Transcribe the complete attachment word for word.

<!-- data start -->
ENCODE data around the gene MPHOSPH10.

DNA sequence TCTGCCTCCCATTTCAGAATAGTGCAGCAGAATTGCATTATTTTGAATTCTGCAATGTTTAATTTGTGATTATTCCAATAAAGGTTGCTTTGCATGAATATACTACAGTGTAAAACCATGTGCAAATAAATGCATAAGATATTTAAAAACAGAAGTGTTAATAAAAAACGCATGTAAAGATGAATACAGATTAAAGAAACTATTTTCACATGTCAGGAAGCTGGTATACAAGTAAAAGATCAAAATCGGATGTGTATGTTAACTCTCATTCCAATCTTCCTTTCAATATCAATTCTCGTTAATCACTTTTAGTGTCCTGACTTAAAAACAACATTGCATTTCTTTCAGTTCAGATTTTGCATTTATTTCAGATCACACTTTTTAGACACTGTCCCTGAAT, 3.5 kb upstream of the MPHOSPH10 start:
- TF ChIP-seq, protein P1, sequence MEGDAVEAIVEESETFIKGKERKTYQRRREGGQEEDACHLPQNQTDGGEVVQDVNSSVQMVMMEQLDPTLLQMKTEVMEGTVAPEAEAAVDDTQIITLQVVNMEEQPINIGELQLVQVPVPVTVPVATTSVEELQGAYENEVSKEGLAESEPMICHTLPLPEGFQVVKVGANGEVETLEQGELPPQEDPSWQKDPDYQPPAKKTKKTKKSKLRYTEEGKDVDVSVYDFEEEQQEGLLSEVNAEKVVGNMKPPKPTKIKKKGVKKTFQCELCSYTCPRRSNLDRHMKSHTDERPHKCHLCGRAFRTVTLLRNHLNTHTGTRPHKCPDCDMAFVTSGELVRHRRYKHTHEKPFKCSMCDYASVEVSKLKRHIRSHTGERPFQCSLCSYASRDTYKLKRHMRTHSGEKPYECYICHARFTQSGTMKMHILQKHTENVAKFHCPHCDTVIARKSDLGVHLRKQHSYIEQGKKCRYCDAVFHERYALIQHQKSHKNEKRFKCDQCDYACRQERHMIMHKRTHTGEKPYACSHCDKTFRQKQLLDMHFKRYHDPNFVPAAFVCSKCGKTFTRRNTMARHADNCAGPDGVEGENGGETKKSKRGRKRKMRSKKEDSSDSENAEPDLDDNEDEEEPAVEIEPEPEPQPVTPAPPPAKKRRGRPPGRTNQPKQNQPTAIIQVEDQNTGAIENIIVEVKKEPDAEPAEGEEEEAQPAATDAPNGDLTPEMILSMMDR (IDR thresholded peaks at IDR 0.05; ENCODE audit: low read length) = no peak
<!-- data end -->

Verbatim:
ENCODE data around the gene MPHOSPH10.

DNA sequence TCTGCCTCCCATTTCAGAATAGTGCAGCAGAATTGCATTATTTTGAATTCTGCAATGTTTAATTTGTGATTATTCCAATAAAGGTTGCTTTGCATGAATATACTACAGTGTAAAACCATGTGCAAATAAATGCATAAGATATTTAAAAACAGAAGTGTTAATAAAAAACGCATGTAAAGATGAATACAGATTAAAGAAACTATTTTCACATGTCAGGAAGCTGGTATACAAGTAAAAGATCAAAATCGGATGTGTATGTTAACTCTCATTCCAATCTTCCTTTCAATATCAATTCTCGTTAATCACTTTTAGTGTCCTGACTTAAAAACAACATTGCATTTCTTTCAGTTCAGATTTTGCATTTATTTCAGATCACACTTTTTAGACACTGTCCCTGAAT, 3.5 kb upstream of the MPHOSPH10 start:
- TF ChIP-seq, protein P1, sequence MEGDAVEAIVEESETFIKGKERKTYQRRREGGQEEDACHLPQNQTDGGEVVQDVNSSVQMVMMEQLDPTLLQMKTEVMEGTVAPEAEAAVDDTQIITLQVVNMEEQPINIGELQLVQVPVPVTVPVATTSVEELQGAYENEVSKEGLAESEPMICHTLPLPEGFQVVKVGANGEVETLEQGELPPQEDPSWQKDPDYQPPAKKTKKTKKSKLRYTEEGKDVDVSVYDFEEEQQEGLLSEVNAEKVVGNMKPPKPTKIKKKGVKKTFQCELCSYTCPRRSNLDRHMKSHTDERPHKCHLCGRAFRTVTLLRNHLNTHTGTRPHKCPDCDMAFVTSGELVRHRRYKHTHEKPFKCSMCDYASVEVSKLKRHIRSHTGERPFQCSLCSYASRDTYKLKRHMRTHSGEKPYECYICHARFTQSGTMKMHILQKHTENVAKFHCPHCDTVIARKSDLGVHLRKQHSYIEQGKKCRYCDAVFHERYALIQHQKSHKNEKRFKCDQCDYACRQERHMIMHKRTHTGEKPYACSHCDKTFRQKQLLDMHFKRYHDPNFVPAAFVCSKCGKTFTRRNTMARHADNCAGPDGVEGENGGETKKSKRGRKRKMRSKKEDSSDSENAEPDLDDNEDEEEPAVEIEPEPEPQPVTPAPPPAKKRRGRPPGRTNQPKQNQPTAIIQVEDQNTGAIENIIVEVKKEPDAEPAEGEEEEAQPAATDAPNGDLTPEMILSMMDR (IDR thresholded peaks at IDR 0.05; ENCODE audit: low read length) = no peak